Again, via WSJ:
“…The process gave the Saudis leverage to extract a fresh U.S. commitment to beef up training for rebels fighting Mr. Assad, whose demise the Saudis still see as a top priority.
…Wary of a repeat of Mr. Obama’s earlier reversal, the Saudis and United Arab Emirates decided on a strategy aimed at making it harder for Mr. Obama to change course. “Whatever they ask for, you say ‘yes,'” an adviser to the Gulf bloc said of its strategy. “The goal was not to give them any reason to slow down or back out.”
Arab participation in the strikes is of more symbolic than military value. The Americans have taken the lead and have dropped far more bombs than their Arab counterparts. But the show of support from a major Sunni state for a campaign against a Sunni militant group, U.S. officials said, made Mr. Obama comfortable with authorizing a campaign he had previously resisted.
… For the Saudis, Syria had become a critical frontline in the battle for regional influence with Iran*, an Assad ally. As Mr. Assad stepped up his domestic crackdown, the king decided to do whatever was needed to bring the Syrian leader down, Arab diplomats say.
In the last week of August, a U.S. military and State Department delegation flew to Riyadh to lay the ground for a military program to train the moderate Syrian opposition to fight both the Assad regime and Islamic State-something the Saudis have long requested.”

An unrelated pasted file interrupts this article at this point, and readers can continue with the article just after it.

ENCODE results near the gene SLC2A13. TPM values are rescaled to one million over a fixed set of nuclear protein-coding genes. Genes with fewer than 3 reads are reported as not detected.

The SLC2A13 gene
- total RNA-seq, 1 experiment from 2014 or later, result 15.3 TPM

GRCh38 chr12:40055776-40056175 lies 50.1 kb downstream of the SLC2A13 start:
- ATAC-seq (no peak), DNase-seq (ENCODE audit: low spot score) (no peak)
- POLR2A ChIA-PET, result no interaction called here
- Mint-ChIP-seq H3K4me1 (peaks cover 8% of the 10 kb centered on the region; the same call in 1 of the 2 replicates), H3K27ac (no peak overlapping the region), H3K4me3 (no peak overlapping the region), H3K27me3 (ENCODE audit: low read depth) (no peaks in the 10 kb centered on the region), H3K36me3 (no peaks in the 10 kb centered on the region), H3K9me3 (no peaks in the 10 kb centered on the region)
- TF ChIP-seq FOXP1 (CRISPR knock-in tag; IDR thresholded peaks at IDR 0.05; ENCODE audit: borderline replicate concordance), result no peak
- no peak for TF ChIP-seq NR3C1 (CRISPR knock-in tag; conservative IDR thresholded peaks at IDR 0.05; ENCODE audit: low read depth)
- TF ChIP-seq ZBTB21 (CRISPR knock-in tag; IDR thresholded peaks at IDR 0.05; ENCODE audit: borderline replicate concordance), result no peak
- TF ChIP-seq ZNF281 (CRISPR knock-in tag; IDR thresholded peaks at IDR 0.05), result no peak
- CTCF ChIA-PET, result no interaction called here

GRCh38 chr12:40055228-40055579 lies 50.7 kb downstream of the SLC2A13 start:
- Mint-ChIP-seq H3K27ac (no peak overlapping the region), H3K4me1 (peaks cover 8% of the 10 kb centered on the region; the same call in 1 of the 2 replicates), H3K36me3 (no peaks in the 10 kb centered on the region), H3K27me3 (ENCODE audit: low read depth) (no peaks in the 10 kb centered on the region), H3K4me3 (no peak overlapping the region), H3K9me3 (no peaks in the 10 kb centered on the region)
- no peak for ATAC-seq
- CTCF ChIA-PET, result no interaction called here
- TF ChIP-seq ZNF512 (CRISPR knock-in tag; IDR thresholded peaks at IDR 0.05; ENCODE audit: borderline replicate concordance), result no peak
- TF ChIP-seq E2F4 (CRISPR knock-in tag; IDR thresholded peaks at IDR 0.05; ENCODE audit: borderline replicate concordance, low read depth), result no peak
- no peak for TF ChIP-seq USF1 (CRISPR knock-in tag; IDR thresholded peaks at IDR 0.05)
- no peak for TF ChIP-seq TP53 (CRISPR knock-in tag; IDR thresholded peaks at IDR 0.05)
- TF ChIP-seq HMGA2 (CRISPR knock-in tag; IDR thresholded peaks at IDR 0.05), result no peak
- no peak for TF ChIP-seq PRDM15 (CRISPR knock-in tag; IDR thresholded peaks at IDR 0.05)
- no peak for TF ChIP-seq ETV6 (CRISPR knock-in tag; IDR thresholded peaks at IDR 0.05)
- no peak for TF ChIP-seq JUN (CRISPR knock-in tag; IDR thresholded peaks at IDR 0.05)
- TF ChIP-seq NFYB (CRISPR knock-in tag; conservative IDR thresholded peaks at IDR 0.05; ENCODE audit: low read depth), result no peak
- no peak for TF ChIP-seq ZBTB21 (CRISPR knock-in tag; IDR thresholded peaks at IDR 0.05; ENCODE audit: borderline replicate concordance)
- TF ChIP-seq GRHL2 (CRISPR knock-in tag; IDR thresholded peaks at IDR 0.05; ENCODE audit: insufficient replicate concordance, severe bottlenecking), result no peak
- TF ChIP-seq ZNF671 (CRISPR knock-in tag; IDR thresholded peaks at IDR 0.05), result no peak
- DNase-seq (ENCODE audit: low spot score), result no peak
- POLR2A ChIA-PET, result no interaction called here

*Iran shares the South Pars / North Dome field with Qatar – the world’s largest gas field. Please see The Real Reason for War in Syria for more.
In other words, the Saudi-U.S. alliance comes with very specific terms aimed at dethroning Assad, positioning against Iran, and in the end, removing Russia as an energy powerhouse in Europe.
You may be thinking:
“What exactly does Saudi Arabia bring to the table?”
“What is it that Obama might ask for?”
“If Syria is overthrown, it would already strike a major blow to Russia. What else could the U.S. want?”
Removing Assad and building a pipeline from Qatar to Europe is the ultimate goal, but it will take many years.
With Russia’s current global momentum, the U.S. needs to strike Russia now.
Russia’s Energy Dependance
Oil has been the primary reason for Russia’s success, fueling an economic boom that grew 7 percent on average from 2000 to 2008.
While globally Russia appears strong, its Achilles’ heel is the price of energy.
Russia needs high oil prices to support its economy. As of 2012, the oil and gas sector accounted for 16% of Russian GDP, 52% of federal budget revenues and over 70% of total exports.
Russia’s latest budget requires oil prices to average at least $100 a barrel in order to cover the government’s spending promises. This budget will fall into deficit next year if oil is less than $104 a barrel, according to investment bank Sberbank CIB.
At $90, Russia will have a shortfall of 1.2 percent of gross domestic product.
According to Maxim Oreshkin, head of strategic planning at the Finance Ministry, the Russian budget loses about 80 billion rubles ($2 billion) for every dollar the oil price falls.